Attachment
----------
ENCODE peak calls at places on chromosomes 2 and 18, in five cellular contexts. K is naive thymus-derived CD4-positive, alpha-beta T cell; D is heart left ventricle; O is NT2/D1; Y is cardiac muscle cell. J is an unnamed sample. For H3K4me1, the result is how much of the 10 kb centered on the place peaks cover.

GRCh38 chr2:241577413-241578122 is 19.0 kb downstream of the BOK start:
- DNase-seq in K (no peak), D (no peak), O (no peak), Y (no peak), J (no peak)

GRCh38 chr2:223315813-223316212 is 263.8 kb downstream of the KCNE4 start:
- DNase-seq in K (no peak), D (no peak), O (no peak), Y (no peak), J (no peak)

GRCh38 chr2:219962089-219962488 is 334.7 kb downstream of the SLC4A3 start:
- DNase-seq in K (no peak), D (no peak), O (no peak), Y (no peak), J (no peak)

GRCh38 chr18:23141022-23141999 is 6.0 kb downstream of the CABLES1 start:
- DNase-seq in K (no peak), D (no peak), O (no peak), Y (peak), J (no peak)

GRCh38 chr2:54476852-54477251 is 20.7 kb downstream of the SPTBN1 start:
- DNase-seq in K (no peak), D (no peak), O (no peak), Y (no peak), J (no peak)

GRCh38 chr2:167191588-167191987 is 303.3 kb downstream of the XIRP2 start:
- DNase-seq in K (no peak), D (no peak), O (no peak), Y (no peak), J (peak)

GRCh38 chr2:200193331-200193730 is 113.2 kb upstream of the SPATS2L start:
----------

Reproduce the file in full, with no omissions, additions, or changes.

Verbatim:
ENCODE peak calls at places on chromosomes 2 and 18, in five cellular contexts. K is naive thymus-derived CD4-positive, alpha-beta T cell; D is heart left ventricle; O is NT2/D1; Y is cardiac muscle cell. J is an unnamed sample. For H3K4me1, the result is how much of the 10 kb centered on the place peaks cover.

GRCh38 chr2:241577413-241578122 is 19.0 kb downstream of the BOK start:
- DNase-seq in K (no peak), D (no peak), O (no peak), Y (no peak), J (no peak)

GRCh38 chr2:223315813-223316212 is 263.8 kb downstream of the KCNE4 start:
- DNase-seq in K (no peak), D (no peak), O (no peak), Y (no peak), J (no peak)

GRCh38 chr2:219962089-219962488 is 334.7 kb downstream of the SLC4A3 start:
- DNase-seq in K (no peak), D (no peak), O (no peak), Y (no peak), J (no peak)

GRCh38 chr18:23141022-23141999 is 6.0 kb downstream of the CABLES1 start:
- DNase-seq in K (no peak), D (no peak), O (no peak), Y (peak), J (no peak)

GRCh38 chr2:54476852-54477251 is 20.7 kb downstream of the SPTBN1 start:
- DNase-seq in K (no peak), D (no peak), O (no peak), Y (no peak), J (no peak)

GRCh38 chr2:167191588-167191987 is 303.3 kb downstream of the XIRP2 start:
- DNase-seq in K (no peak), D (no peak), O (no peak), Y (no peak), J (peak)

GRCh38 chr2:200193331-200193730 is 113.2 kb upstream of the SPATS2L start: